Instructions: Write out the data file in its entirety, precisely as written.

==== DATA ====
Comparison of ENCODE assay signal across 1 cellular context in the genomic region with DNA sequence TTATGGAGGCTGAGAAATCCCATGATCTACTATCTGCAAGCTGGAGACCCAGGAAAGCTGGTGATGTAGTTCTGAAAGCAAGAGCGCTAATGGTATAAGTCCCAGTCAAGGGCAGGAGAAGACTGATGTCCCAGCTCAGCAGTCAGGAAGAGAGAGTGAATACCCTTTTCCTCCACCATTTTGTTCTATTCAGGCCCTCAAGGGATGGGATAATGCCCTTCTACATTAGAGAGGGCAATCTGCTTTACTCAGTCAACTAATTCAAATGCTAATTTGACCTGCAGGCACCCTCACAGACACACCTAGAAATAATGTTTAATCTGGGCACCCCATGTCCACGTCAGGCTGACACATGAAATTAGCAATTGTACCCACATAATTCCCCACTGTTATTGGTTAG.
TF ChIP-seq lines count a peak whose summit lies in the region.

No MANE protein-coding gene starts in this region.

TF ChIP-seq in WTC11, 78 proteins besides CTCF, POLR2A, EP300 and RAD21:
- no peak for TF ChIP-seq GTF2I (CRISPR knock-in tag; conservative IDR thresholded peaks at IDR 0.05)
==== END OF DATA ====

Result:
Comparison of ENCODE assay signal across 1 cellular context in the genomic region with DNA sequence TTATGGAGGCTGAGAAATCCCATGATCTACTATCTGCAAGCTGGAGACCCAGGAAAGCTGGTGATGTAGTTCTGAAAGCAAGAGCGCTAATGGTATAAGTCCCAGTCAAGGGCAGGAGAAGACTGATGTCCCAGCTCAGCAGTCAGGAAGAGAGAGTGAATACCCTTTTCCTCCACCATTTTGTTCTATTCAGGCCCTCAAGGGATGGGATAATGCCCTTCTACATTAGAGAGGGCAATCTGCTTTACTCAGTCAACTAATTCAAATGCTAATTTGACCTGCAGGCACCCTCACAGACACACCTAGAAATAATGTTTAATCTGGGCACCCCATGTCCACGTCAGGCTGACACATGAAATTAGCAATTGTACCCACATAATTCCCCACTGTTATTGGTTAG.
TF ChIP-seq lines count a peak whose summit lies in the region.

No MANE protein-coding gene starts in this region.

TF ChIP-seq in WTC11, 78 proteins besides CTCF, POLR2A, EP300 and RAD21:
- no peak for TF ChIP-seq GTF2I (CRISPR knock-in tag; conservative IDR thresholded peaks at IDR 0.05)